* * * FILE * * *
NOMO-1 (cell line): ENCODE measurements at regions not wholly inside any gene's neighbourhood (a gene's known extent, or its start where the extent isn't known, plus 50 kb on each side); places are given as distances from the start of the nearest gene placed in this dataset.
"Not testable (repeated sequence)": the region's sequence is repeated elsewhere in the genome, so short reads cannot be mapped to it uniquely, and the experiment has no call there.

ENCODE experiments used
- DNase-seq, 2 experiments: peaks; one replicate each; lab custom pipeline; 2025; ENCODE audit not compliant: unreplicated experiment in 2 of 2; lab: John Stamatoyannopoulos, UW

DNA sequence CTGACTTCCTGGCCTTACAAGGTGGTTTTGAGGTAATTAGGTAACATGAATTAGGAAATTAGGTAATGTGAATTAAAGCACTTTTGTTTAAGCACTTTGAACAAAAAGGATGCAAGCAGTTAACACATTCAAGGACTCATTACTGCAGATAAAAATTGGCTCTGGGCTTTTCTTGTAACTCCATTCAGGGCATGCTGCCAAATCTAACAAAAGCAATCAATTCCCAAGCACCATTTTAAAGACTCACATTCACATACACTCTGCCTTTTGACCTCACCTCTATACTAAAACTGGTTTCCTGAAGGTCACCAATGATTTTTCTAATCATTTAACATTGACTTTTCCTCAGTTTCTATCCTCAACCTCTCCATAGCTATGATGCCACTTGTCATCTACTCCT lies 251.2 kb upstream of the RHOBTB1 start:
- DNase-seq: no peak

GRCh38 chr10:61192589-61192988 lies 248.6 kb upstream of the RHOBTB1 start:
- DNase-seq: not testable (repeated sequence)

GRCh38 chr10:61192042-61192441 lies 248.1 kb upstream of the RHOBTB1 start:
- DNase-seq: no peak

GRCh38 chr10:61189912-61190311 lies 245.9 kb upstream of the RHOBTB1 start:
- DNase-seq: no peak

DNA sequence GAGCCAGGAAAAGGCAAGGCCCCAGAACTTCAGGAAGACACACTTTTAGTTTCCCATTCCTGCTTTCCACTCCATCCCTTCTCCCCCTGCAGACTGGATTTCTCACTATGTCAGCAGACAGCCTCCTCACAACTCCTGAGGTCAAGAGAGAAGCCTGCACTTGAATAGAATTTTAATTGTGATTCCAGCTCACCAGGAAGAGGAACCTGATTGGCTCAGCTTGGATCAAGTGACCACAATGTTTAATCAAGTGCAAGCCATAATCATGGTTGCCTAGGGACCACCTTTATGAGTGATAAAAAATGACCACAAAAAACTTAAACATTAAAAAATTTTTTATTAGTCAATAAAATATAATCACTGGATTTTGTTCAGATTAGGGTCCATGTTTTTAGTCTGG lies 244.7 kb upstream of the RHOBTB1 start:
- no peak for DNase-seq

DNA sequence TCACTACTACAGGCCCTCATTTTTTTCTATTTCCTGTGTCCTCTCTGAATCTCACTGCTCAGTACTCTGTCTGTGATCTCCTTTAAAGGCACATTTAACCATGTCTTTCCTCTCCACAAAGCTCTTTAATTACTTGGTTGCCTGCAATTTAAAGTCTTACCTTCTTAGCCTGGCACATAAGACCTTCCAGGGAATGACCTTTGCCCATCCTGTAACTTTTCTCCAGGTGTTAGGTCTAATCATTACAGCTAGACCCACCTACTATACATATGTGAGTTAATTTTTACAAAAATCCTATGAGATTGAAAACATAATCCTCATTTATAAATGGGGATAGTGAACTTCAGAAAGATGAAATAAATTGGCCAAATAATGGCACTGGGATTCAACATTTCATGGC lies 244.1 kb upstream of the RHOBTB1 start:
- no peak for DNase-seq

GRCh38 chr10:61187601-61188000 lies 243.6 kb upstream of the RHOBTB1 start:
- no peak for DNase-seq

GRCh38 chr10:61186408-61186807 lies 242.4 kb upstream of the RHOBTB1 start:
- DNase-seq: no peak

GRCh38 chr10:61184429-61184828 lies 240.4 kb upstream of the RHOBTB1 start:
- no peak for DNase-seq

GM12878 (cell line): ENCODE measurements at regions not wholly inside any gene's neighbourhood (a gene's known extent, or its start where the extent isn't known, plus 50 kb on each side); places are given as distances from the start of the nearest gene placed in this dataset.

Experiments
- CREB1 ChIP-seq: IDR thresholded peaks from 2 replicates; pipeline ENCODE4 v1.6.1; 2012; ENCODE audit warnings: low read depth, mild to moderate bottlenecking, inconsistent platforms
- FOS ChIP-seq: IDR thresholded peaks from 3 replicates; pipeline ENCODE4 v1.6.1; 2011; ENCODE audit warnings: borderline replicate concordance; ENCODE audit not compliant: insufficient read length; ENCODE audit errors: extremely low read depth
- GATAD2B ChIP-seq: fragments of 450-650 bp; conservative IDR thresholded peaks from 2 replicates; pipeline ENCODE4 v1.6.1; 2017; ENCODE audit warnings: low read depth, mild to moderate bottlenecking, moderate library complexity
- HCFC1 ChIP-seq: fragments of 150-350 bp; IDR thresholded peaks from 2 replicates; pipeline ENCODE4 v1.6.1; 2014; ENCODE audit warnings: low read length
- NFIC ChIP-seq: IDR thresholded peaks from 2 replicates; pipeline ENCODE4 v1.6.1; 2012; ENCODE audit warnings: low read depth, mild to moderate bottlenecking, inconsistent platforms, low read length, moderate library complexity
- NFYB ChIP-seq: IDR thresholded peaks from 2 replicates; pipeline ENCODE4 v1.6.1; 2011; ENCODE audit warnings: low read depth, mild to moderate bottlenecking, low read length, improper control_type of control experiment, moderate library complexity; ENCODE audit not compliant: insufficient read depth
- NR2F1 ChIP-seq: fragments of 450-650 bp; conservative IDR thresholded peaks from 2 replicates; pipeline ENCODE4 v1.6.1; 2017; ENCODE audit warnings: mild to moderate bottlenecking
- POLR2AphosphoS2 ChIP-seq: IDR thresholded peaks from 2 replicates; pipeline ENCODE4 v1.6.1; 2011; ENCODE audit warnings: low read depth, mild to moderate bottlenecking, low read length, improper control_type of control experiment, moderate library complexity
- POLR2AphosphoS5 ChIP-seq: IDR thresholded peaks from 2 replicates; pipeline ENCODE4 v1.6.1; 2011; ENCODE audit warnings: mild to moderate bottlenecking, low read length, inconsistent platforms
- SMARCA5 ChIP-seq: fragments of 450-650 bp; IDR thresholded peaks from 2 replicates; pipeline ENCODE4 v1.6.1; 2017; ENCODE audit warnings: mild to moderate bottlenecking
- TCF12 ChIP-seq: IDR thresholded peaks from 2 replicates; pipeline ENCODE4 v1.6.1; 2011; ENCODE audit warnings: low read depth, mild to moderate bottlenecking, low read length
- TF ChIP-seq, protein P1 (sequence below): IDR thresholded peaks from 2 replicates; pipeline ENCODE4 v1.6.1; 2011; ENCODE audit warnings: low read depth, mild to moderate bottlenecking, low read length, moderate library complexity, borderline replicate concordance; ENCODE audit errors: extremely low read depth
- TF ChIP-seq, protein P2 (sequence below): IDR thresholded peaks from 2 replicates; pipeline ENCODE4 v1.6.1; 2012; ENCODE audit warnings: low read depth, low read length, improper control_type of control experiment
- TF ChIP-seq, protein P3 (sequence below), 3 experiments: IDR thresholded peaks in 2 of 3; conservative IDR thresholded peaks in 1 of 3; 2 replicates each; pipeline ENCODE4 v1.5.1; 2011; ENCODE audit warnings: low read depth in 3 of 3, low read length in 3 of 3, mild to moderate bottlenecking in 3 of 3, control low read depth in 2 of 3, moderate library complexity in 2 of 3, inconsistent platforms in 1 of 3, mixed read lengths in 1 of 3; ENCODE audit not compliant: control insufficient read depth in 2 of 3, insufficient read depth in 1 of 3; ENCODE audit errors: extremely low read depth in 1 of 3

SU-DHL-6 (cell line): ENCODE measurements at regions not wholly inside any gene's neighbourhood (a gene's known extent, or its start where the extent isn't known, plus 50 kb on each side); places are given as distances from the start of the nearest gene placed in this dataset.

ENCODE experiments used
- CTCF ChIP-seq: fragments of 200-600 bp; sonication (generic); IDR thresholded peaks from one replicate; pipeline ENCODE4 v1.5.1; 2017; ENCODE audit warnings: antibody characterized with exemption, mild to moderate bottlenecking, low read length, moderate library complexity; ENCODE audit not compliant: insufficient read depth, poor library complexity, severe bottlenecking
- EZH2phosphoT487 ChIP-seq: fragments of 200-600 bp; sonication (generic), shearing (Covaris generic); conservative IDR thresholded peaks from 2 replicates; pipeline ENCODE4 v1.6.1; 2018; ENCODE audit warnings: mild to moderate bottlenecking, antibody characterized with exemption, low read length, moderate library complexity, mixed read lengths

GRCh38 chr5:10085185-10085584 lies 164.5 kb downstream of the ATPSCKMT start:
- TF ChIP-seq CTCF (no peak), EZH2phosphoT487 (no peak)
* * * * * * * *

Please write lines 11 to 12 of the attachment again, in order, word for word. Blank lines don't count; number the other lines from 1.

GRCh38 chr10:61189912-61190311 lies 245.9 kb upstream of the RHOBTB1 start:
- DNase-seq: no peak